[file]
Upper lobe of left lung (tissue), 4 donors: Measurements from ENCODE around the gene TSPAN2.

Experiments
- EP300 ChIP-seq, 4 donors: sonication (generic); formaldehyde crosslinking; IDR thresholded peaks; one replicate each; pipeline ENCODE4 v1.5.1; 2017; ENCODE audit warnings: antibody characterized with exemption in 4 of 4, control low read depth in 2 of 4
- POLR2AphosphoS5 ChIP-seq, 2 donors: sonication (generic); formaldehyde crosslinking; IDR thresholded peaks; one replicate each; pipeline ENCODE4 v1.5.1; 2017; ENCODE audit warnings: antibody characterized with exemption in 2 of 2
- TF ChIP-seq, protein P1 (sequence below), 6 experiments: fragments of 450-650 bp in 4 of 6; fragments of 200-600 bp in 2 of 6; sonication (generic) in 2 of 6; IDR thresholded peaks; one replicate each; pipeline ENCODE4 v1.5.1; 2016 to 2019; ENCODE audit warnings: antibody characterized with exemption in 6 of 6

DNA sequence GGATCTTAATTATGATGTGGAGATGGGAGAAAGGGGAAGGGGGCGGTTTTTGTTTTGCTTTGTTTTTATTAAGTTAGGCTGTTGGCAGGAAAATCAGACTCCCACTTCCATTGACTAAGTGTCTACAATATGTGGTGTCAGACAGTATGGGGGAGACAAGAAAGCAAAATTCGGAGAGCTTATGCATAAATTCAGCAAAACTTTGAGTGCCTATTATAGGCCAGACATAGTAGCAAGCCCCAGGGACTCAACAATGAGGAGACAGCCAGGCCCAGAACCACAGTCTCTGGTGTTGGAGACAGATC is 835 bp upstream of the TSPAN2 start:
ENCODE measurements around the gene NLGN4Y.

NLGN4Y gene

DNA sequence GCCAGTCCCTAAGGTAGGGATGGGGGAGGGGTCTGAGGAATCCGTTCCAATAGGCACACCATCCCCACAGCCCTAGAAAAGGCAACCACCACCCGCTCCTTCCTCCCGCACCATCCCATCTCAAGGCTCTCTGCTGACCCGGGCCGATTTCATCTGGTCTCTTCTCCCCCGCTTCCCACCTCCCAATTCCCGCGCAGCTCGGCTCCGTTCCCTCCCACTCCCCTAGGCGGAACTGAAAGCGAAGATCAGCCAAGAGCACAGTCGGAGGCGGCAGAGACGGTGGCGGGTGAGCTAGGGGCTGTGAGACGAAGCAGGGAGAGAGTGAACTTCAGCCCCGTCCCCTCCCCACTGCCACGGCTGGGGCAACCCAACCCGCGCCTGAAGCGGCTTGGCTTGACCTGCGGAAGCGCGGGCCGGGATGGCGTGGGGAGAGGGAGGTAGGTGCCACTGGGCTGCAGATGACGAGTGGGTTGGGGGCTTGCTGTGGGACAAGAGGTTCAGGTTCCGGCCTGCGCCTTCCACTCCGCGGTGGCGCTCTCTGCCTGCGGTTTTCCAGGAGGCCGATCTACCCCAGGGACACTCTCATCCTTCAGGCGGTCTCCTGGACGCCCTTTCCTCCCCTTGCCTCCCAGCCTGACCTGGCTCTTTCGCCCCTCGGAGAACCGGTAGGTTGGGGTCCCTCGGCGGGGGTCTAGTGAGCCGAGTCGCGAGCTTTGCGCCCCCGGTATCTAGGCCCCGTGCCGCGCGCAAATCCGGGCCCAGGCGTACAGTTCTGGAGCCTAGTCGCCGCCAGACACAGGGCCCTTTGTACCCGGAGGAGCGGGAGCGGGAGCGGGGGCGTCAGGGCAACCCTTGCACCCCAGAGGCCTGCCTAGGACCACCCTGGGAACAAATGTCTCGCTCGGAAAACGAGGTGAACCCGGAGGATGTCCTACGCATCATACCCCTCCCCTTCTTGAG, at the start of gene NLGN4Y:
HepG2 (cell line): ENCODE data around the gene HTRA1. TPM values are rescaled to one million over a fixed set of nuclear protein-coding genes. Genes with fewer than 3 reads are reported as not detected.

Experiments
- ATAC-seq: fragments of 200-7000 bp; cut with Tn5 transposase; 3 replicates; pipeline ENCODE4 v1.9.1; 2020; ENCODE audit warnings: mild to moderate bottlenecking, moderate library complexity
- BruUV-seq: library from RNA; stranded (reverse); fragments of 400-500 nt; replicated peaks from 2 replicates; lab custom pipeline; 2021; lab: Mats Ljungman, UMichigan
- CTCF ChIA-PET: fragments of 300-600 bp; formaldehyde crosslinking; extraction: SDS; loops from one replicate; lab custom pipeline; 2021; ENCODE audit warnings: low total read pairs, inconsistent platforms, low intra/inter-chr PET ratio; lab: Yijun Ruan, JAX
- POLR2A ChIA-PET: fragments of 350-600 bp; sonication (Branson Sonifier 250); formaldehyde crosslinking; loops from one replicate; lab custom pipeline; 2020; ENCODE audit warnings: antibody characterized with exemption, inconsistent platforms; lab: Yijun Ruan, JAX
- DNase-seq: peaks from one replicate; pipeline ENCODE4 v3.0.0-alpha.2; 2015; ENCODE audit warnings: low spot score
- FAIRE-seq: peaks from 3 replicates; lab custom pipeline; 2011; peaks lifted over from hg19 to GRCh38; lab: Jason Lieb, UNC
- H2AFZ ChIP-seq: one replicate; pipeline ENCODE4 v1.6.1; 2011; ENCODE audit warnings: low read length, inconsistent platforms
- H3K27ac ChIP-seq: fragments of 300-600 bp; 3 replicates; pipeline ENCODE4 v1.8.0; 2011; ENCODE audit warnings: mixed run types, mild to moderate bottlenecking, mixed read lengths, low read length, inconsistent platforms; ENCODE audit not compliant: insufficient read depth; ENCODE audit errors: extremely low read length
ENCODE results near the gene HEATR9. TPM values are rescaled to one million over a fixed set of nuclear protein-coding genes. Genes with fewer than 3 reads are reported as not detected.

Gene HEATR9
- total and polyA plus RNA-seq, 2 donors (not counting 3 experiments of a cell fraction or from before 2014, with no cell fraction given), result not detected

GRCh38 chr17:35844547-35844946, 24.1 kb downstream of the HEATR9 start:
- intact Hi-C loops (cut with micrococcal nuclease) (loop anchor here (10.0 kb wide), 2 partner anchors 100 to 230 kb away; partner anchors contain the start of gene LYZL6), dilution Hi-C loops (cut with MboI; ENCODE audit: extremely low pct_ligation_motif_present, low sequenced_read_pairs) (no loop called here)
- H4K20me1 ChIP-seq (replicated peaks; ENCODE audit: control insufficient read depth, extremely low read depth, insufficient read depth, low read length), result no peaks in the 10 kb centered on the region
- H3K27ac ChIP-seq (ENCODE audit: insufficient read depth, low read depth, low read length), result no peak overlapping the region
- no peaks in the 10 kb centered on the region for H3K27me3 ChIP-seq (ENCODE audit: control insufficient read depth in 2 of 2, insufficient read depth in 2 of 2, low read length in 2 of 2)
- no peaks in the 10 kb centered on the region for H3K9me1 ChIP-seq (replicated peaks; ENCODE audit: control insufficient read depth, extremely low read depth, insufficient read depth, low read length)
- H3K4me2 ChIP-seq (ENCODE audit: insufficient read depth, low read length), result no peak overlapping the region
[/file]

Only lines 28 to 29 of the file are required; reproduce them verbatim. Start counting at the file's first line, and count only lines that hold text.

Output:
- no peaks in the 10 kb centered on the region for H3K9me1 ChIP-seq (replicated peaks; ENCODE audit: control insufficient read depth, extremely low read depth, insufficient read depth, low read length)
- H3K4me2 ChIP-seq (ENCODE audit: insufficient read depth, low read length), result no peak overlapping the region